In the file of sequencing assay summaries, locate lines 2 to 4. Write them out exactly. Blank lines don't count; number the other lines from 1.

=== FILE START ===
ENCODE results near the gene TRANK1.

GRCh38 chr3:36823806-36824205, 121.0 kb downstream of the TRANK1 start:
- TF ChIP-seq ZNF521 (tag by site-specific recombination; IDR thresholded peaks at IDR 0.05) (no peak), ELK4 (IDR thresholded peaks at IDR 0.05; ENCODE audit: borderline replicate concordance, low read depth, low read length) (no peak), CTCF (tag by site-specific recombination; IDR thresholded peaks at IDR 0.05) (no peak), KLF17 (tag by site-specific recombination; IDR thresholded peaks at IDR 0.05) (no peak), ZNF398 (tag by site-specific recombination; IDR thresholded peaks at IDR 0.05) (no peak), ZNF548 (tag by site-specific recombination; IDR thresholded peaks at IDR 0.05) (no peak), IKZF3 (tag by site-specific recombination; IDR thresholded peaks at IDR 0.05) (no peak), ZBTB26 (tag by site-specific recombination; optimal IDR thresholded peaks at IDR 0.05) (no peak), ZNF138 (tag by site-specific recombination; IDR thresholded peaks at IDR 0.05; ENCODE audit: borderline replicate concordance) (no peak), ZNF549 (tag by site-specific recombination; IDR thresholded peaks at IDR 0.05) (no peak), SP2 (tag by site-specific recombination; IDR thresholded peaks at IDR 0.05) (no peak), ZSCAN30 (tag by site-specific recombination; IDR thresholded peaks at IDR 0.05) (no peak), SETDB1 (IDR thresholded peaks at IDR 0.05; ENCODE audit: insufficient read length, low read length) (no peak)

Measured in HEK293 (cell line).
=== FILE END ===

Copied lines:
GRCh38 chr3:36823806-36824205, 121.0 kb downstream of the TRANK1 start:
- TF ChIP-seq ZNF521 (tag by site-specific recombination; IDR thresholded peaks at IDR 0.05) (no peak), ELK4 (IDR thresholded peaks at IDR 0.05; ENCODE audit: borderline replicate concordance, low read depth, low read length) (no peak), CTCF (tag by site-specific recombination; IDR thresholded peaks at IDR 0.05) (no peak), KLF17 (tag by site-specific recombination; IDR thresholded peaks at IDR 0.05) (no peak), ZNF398 (tag by site-specific recombination; IDR thresholded peaks at IDR 0.05) (no peak), ZNF548 (tag by site-specific recombination; IDR thresholded peaks at IDR 0.05) (no peak), IKZF3 (tag by site-specific recombination; IDR thresholded peaks at IDR 0.05) (no peak), ZBTB26 (tag by site-specific recombination; optimal IDR thresholded peaks at IDR 0.05) (no peak), ZNF138 (tag by site-specific recombination; IDR thresholded peaks at IDR 0.05; ENCODE audit: borderline replicate concordance) (no peak), ZNF549 (tag by site-specific recombination; IDR thresholded peaks at IDR 0.05) (no peak), SP2 (tag by site-specific recombination; IDR thresholded peaks at IDR 0.05) (no peak), ZSCAN30 (tag by site-specific recombination; IDR thresholded peaks at IDR 0.05) (no peak), SETDB1 (IDR thresholded peaks at IDR 0.05; ENCODE audit: insufficient read length, low read length) (no peak)

Measured in HEK293 (cell line).